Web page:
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Many of the sounds will be self-explanatory if you understand how a locomotive or train runs. Mesenteria gave a pretty good run down. He also gave you a good generic description of horn and bell use. If you want to get it exact, you would need to get your hands on the operating rules governing your particular railroad.
 

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I have to confess I'm a sucker for automated sound sequences. Having said that my favorite diesel sounds are start up, low speed engine noises, horn blasts and brake squeal. The sd90mac Athearn I just bought appears to add a slight engine under load sound to it when going say up an incline. Or it's my imagination. The brake squeal kicks in if I get going above X also. Honestly I've not studied it. There must be 15 pages of CV values.. I mean I just don't really want to know... Or maybe I do one day.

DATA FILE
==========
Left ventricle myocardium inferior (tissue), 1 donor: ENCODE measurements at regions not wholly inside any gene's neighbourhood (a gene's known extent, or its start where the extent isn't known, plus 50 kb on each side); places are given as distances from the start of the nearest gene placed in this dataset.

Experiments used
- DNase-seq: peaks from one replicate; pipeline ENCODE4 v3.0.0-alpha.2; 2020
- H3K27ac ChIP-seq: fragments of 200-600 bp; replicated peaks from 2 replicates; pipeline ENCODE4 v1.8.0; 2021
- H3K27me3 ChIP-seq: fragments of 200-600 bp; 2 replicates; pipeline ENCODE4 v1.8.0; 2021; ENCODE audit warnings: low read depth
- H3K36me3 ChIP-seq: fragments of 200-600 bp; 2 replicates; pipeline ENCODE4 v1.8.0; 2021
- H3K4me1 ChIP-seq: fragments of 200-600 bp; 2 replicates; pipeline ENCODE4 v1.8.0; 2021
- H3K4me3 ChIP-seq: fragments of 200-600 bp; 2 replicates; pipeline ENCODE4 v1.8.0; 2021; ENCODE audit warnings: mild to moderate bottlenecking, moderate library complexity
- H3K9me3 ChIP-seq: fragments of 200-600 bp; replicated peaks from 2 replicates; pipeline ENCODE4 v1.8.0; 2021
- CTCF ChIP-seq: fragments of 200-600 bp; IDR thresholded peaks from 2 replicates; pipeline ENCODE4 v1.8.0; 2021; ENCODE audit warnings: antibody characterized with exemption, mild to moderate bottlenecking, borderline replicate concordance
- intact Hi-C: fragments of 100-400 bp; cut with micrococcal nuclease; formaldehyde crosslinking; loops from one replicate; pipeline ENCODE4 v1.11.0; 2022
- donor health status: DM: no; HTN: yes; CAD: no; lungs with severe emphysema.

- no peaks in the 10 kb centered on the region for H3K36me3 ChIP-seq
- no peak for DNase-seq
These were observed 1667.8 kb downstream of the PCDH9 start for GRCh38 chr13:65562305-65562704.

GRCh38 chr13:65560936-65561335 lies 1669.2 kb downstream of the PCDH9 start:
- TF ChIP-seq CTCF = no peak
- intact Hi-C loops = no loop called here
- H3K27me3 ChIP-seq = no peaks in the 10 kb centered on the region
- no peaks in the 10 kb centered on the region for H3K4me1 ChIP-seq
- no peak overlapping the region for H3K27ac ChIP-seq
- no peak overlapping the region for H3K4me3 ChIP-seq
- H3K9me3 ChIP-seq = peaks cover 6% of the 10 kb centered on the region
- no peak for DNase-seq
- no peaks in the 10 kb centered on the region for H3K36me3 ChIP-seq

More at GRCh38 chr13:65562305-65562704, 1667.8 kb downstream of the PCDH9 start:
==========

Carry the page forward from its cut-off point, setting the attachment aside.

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The only thing I don't like about curve squeal is you have to keep turning it on and off as the curves dictate.

If you (or the manufacture) could add an accelerometer or a mercury switch to activate the curve squeal it would simplify and make operation more realistic.
 

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I mean my phone claims to know when I walk. So surely there's a sensor for that at the chip level of a sound decoder that could guess mostly right about curves. Also inclination. (As I get it now they look at voltage load of the motor to make possible sound change. Little different, Lionel included a strain gauge on a tender for one high end model also)